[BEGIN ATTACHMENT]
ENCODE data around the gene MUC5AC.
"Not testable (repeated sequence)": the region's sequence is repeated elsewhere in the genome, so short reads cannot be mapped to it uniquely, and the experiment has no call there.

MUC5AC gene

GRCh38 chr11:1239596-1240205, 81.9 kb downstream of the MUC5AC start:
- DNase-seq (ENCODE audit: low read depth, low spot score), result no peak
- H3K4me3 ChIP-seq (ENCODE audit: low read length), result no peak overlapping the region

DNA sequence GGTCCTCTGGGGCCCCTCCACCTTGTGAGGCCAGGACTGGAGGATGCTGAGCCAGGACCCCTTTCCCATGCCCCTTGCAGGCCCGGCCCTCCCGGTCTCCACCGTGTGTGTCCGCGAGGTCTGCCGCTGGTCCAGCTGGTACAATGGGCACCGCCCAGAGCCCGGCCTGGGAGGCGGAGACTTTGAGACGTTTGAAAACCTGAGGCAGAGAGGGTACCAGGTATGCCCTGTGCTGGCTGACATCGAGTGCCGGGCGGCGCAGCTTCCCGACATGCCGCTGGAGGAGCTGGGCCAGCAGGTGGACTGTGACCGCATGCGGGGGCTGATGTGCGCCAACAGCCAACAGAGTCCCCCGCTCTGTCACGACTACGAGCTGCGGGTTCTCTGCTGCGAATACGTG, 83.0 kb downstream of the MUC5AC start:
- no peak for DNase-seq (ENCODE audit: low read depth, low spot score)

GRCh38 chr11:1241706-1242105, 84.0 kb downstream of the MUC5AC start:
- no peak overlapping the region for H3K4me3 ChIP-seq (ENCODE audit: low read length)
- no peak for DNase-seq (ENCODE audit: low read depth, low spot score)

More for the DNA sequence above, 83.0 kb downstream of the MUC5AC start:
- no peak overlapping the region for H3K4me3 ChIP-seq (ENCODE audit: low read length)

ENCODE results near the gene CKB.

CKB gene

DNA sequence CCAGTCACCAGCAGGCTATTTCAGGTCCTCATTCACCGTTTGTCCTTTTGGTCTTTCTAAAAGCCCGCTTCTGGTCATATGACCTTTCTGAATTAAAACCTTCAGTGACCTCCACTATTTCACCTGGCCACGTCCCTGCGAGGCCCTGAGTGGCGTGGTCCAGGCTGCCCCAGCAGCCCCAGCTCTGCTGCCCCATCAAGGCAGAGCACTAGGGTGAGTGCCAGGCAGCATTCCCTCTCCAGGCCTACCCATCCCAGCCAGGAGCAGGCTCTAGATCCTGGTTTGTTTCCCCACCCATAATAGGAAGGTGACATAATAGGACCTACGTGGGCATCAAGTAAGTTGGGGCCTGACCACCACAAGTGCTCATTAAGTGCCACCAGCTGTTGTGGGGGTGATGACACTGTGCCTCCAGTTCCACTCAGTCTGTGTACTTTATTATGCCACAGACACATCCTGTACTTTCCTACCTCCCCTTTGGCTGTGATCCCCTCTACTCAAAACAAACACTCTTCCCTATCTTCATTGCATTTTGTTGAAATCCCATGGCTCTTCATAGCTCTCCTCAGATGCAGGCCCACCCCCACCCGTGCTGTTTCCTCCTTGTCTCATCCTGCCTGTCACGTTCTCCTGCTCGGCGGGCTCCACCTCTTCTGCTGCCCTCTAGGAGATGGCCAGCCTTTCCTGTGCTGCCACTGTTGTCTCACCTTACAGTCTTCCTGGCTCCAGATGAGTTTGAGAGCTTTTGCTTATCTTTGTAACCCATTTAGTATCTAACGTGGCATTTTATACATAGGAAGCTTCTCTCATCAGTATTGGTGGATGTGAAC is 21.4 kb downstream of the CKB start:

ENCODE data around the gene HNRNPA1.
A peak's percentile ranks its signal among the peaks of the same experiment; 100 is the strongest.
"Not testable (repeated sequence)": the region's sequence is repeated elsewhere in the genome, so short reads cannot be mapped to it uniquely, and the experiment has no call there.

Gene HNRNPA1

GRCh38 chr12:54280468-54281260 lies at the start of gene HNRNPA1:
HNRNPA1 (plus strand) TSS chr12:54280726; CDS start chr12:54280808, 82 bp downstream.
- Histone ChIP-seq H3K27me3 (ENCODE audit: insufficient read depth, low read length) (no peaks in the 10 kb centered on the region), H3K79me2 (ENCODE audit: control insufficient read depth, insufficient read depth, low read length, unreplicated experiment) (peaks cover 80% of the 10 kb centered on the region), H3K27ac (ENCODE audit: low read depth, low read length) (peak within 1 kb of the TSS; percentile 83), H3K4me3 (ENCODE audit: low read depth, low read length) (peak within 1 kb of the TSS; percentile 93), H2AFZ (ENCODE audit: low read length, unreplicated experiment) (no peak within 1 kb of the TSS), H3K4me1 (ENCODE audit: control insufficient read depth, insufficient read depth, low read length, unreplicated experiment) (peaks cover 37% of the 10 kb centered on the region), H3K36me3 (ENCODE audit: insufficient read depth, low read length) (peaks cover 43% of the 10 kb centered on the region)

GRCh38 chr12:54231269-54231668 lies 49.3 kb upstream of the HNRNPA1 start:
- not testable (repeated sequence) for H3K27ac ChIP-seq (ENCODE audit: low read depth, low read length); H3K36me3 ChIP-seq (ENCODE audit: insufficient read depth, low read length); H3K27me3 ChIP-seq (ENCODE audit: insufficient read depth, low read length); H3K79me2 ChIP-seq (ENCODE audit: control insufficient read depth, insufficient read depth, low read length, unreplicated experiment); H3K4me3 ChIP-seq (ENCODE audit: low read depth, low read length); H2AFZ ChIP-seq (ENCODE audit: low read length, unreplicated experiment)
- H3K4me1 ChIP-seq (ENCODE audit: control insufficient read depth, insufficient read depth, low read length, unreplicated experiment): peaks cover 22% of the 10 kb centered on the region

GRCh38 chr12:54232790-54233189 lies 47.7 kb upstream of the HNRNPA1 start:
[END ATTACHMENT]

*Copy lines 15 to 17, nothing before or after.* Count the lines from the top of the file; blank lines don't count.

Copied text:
CKB gene

DNA sequence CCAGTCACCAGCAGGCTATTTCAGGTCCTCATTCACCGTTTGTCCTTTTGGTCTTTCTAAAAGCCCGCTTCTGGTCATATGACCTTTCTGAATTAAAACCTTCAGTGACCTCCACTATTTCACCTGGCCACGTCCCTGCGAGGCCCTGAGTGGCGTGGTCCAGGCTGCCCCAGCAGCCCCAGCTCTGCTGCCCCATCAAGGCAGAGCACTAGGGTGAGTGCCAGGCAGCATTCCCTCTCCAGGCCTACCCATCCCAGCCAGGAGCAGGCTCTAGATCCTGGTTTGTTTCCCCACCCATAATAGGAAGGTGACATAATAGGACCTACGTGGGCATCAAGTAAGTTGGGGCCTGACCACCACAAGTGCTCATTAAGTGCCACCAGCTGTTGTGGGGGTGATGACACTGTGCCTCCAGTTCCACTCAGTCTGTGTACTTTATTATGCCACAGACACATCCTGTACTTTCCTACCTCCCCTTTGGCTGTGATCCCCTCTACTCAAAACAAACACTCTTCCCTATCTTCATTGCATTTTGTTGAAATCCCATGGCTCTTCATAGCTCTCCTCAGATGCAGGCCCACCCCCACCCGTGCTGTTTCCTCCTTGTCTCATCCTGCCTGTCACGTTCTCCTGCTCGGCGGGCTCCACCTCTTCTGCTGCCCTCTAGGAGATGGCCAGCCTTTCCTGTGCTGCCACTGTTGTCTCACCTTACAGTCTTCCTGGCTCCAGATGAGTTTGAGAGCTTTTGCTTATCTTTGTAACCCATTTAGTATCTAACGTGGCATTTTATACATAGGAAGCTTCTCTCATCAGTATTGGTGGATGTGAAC is 21.4 kb downstream of the CKB start:

ENCODE data around the gene HNRNPA1.